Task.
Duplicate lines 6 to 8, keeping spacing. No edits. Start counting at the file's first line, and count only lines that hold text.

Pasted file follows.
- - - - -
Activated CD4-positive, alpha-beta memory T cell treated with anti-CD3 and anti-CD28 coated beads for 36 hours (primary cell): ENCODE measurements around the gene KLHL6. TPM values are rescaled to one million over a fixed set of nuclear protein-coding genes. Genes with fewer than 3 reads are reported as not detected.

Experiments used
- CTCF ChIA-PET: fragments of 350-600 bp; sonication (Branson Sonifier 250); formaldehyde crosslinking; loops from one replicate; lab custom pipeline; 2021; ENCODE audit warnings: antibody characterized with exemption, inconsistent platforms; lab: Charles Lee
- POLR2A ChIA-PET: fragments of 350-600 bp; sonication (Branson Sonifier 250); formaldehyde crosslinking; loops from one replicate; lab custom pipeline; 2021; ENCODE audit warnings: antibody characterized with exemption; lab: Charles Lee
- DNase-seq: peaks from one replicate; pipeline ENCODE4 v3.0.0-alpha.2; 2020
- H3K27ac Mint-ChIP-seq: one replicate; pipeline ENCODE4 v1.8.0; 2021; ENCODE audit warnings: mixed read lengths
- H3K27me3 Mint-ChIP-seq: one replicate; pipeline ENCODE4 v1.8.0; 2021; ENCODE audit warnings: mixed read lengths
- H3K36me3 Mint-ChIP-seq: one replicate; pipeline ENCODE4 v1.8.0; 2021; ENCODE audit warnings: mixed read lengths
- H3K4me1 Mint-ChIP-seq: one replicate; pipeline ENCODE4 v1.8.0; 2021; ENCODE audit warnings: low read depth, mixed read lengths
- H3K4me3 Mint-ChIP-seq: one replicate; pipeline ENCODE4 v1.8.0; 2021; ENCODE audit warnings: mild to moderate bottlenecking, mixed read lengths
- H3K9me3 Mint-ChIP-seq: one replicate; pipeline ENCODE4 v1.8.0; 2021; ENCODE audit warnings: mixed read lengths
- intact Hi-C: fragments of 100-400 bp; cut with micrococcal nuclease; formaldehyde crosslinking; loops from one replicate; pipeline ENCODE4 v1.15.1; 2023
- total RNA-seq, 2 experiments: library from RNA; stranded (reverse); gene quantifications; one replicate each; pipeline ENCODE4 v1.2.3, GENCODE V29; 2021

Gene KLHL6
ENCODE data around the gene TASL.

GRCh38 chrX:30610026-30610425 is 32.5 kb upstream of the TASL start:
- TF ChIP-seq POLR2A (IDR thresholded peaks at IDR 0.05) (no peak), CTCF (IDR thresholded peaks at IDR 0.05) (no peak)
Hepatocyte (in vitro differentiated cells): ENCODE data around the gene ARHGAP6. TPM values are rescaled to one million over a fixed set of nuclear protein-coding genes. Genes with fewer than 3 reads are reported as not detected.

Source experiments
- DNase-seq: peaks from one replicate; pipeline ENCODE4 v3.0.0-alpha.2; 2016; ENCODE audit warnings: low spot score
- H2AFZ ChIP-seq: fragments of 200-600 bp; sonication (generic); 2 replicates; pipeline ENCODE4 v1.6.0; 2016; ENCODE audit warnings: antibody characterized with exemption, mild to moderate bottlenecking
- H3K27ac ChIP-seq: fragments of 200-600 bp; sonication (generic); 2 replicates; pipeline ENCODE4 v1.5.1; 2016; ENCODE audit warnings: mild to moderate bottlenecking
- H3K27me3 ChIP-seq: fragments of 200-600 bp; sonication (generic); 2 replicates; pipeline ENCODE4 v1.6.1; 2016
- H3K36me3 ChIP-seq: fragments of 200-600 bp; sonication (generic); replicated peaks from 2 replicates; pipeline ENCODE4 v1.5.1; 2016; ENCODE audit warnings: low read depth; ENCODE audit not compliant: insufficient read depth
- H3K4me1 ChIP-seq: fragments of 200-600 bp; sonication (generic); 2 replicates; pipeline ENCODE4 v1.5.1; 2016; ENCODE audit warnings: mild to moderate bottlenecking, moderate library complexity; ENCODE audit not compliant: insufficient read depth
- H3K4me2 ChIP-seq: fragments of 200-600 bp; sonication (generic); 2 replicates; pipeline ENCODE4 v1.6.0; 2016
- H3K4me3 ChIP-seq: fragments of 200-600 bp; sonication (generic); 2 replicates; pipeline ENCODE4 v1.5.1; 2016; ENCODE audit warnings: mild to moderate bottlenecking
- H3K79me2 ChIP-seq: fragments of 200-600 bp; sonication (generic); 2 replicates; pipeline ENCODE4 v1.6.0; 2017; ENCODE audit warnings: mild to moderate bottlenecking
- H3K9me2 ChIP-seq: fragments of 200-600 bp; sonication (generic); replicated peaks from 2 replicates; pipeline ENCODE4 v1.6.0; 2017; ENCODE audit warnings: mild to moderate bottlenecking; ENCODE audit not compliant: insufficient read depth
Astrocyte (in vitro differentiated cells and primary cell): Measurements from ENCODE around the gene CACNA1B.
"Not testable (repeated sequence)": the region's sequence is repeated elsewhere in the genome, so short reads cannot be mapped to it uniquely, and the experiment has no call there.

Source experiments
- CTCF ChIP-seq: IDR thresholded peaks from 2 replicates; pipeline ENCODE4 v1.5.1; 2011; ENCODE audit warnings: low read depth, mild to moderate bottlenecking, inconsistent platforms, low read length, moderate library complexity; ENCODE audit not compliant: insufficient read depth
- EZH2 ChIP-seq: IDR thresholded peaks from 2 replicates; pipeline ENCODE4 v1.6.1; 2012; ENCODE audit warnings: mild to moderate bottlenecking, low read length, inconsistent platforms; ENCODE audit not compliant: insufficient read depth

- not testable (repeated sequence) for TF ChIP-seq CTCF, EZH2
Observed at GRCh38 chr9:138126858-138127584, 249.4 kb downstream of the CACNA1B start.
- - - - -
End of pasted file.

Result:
- H3K27ac Mint-ChIP-seq: one replicate; pipeline ENCODE4 v1.8.0; 2021; ENCODE audit warnings: mixed read lengths
- H3K27me3 Mint-ChIP-seq: one replicate; pipeline ENCODE4 v1.8.0; 2021; ENCODE audit warnings: mixed read lengths
- H3K36me3 Mint-ChIP-seq: one replicate; pipeline ENCODE4 v1.8.0; 2021; ENCODE audit warnings: mixed read lengths